When Wilsher invited me to review his book, I was immediately intrigued by its concept and setting. Sun Tieng is a young woman in modern-day Vietnam who confronts her uncle, who was a commander in a Vietnam War prison camp known as “The Citadel.” At the same time, Thomas Allen in Britain learns he was the son of a soldier who never came home from Vietnam, so he begins to trace his father’s path in Vietnam.
As I know nothing about Vietnam or the war, I can’t critique the history. What I liked most about this book, however, was the really rich characterization. The characters of Sun and Thomas, and her uncle and his father, could easily have been stereotypes, but they weren’t. Sun is struggling with a difficult marriage and she is shocked to find out how little she knows about her uncle. She gets to know him, in part, by reading the journal of an American soldier during the war. And as she gets to know her uncle, she gets a better sense of who she is. Thomas has gone through the death of his child, a bitter divorce, and the recent death of his father, and then he finds out he had a biological father he never knew. I really appreciated the slow growth of these characters during the novel. I could relate to the longing of Sun and Thomas to know where they came from, and how your family’s experiences shape how you see yourself.
The story kept my attention throughout, whether it was getting to know Thomas during his father’s funeral, Sun dealing with her husband, or life in a war prison. There’s a lot going on, but Wilsher keeps the story moving at a nice pace and I always wanted to know what would happen next. A lot of books that alternate past and present get really bogged down in trying to tell both stories at once, but this book never did.
She thought of him as two separate men now; her uncle, the sick bookkeeper to a gangster, and the monstrous persecutor Heng Souk, as if it was the only way she could justify her continuing to have anything to do with him.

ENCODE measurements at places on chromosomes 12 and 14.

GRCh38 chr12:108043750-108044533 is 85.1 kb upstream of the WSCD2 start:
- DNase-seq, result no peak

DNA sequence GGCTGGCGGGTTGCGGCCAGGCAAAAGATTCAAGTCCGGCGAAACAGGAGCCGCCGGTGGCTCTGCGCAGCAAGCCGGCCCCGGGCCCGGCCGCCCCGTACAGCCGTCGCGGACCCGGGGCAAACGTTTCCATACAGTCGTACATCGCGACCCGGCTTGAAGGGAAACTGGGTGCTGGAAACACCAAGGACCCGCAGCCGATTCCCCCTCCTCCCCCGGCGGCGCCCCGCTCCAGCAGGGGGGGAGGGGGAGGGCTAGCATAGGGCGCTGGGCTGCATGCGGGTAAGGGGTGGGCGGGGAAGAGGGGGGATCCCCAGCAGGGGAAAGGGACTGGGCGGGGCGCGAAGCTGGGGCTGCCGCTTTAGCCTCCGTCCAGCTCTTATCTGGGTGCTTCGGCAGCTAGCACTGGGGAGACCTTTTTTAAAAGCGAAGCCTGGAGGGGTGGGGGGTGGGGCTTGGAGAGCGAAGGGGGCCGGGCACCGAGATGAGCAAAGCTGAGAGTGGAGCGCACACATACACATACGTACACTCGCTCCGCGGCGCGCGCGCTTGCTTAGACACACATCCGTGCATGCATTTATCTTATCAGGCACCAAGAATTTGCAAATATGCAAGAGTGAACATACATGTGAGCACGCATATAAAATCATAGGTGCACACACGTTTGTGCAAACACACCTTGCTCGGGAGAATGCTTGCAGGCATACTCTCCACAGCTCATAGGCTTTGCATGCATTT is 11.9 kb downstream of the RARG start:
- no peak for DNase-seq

She could not understand why her uncle had allowed her to keep the notebook and was revealing his past in this way, as if he was inviting her to condemn him.
I wouldn’t say this is a subtle book, but it is a look at the complexities of war, and how past actions burden our lives. Sun’s uncle has had to live with the torture and murder he committed during the war; and yet, the Vietnamese were defending their country. Heng Souk is a hero to his countrymen but struggles with what he had to do.
There’s an attention to detail in this book I also appreciated. If Thomas had come to Vietnam and randomly bumped into Sun and her uncle, I would have been annoyed. Instead, Thomas takes the time to find out which prison most British airmen were sent to, and then he asks around to find out who would be most knowledgeable about the fates of prisoners during the war. It all happens in a way that makes sense.
This book is pretty violent, as you’d expect from a novel about a prison camp. I’m sure the torture doesn’t come close to what really happened, so I think Wilsher hits the right note between realism and sparing readers all the gory details. As in a lot of war fiction, the violence is there for a purpose. On the flip side, there’s a fair amount of violence in the modern day story as well. I couldn’t tell if that spoke more to the violence of the justice system in Vietnam, or just the brutality of one character.
If I had a complaint about this book, it’s a really small one, that there were a few too many parallels in Sun and Thomas’ lives. Both characters have reason to question who their biological fathers are, and it got a little hard to keep track who’s mother did what with whom.
I learned a little about the Vietnam War, although the focus of this story isn’t on the politics or events of the war. It’s more about the lives of a handful of men caught up on opposing sides, and the lasting impacts on their families. I do wish Wilsher had included an epilogue telling readers what was historical and what wasn’t. I couldn’t find anything on the Web about this particular prison camp so I’m assuming it’s a composite of other camps. But it would be great to know if Wilsher visited Vietnamese prison camps and war museums in writing this book.
I would definitely recommend this book to anyone looking to read about the Vietnamese War, or just those interested in history and reading about other countries. It’s a well-written, thoughtful novel. To learn more about Wilsher’s work, his website is here.
Note: I received a complimentary copy of this novel from the author in exchange for an honest reviews.